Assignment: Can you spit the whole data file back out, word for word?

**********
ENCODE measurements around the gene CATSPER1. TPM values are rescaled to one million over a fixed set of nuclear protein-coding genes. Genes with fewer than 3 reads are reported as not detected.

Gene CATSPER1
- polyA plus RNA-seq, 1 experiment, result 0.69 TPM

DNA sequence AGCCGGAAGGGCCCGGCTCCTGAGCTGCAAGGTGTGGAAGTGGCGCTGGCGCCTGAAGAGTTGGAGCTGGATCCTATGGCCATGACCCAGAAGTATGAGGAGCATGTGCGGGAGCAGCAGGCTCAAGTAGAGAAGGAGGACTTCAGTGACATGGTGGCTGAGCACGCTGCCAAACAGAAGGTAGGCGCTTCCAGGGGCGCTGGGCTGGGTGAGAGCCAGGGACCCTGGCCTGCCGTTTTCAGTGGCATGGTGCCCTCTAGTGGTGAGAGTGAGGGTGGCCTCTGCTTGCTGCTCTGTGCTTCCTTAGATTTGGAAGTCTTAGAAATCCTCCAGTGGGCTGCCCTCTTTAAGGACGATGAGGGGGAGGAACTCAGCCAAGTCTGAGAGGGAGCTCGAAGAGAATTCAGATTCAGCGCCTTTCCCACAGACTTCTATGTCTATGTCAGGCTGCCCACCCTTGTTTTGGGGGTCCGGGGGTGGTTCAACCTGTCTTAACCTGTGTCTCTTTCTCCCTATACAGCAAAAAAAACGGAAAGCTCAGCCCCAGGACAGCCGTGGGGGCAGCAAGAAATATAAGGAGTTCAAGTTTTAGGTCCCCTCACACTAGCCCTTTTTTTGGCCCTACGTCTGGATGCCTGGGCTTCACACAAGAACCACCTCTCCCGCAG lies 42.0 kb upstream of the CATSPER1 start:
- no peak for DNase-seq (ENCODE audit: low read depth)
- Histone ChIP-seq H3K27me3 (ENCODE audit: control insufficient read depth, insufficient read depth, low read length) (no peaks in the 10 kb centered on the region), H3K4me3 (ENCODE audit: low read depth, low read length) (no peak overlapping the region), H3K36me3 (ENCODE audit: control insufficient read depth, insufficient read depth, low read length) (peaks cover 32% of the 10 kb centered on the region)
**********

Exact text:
ENCODE measurements around the gene CATSPER1. TPM values are rescaled to one million over a fixed set of nuclear protein-coding genes. Genes with fewer than 3 reads are reported as not detected.

Gene CATSPER1
- polyA plus RNA-seq, 1 experiment, result 0.69 TPM

DNA sequence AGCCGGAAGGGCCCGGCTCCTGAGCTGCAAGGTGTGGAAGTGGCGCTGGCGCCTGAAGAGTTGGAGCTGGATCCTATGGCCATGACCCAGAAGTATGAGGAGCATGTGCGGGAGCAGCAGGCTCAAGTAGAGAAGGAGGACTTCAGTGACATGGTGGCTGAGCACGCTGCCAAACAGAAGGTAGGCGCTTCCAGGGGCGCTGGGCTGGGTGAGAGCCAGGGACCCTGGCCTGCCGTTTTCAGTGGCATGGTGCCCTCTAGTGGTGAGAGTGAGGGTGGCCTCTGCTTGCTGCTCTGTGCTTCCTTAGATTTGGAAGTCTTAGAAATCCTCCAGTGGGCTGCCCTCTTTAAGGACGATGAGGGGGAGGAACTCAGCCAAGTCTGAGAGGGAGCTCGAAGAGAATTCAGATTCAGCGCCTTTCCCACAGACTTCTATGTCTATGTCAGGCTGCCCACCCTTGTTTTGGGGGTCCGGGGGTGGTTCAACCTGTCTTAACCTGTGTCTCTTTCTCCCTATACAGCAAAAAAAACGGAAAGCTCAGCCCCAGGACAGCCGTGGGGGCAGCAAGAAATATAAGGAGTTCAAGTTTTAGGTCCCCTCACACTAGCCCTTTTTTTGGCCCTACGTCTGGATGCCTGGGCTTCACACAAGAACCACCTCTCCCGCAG lies 42.0 kb upstream of the CATSPER1 start:
- no peak for DNase-seq (ENCODE audit: low read depth)
- Histone ChIP-seq H3K27me3 (ENCODE audit: control insufficient read depth, insufficient read depth, low read length) (no peaks in the 10 kb centered on the region), H3K4me3 (ENCODE audit: low read depth, low read length) (no peak overlapping the region), H3K36me3 (ENCODE audit: control insufficient read depth, insufficient read depth, low read length) (peaks cover 32% of the 10 kb centered on the region)